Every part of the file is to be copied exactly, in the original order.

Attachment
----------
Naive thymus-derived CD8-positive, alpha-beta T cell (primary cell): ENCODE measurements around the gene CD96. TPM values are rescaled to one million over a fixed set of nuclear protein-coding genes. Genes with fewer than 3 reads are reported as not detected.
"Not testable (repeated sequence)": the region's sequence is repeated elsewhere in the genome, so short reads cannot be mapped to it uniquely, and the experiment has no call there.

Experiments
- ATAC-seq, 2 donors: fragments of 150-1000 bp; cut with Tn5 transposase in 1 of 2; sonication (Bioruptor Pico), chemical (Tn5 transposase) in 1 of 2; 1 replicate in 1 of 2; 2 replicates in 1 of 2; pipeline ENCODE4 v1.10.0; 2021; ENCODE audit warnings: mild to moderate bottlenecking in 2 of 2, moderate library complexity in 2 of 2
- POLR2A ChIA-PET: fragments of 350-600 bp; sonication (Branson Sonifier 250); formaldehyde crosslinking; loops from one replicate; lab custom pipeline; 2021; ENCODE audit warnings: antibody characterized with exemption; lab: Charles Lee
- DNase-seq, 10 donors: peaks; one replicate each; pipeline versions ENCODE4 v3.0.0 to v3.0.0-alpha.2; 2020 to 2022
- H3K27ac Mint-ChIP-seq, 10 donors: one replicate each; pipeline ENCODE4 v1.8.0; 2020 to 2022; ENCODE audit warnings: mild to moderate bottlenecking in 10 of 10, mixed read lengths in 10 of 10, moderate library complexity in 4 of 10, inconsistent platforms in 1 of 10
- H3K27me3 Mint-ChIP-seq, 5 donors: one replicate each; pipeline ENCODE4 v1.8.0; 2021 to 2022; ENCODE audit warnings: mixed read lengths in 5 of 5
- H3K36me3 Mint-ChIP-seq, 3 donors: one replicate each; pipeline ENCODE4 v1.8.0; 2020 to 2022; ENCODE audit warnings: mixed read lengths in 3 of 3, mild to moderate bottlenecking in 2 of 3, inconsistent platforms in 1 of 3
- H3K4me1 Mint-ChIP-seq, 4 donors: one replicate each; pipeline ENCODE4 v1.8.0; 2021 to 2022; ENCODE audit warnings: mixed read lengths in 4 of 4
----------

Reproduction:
Naive thymus-derived CD8-positive, alpha-beta T cell (primary cell): ENCODE measurements around the gene CD96. TPM values are rescaled to one million over a fixed set of nuclear protein-coding genes. Genes with fewer than 3 reads are reported as not detected.
"Not testable (repeated sequence)": the region's sequence is repeated elsewhere in the genome, so short reads cannot be mapped to it uniquely, and the experiment has no call there.

Experiments
- ATAC-seq, 2 donors: fragments of 150-1000 bp; cut with Tn5 transposase in 1 of 2; sonication (Bioruptor Pico), chemical (Tn5 transposase) in 1 of 2; 1 replicate in 1 of 2; 2 replicates in 1 of 2; pipeline ENCODE4 v1.10.0; 2021; ENCODE audit warnings: mild to moderate bottlenecking in 2 of 2, moderate library complexity in 2 of 2
- POLR2A ChIA-PET: fragments of 350-600 bp; sonication (Branson Sonifier 250); formaldehyde crosslinking; loops from one replicate; lab custom pipeline; 2021; ENCODE audit warnings: antibody characterized with exemption; lab: Charles Lee
- DNase-seq, 10 donors: peaks; one replicate each; pipeline versions ENCODE4 v3.0.0 to v3.0.0-alpha.2; 2020 to 2022
- H3K27ac Mint-ChIP-seq, 10 donors: one replicate each; pipeline ENCODE4 v1.8.0; 2020 to 2022; ENCODE audit warnings: mild to moderate bottlenecking in 10 of 10, mixed read lengths in 10 of 10, moderate library complexity in 4 of 10, inconsistent platforms in 1 of 10
- H3K27me3 Mint-ChIP-seq, 5 donors: one replicate each; pipeline ENCODE4 v1.8.0; 2021 to 2022; ENCODE audit warnings: mixed read lengths in 5 of 5
- H3K36me3 Mint-ChIP-seq, 3 donors: one replicate each; pipeline ENCODE4 v1.8.0; 2020 to 2022; ENCODE audit warnings: mixed read lengths in 3 of 3, mild to moderate bottlenecking in 2 of 3, inconsistent platforms in 1 of 3
- H3K4me1 Mint-ChIP-seq, 4 donors: one replicate each; pipeline ENCODE4 v1.8.0; 2021 to 2022; ENCODE audit warnings: mixed read lengths in 4 of 4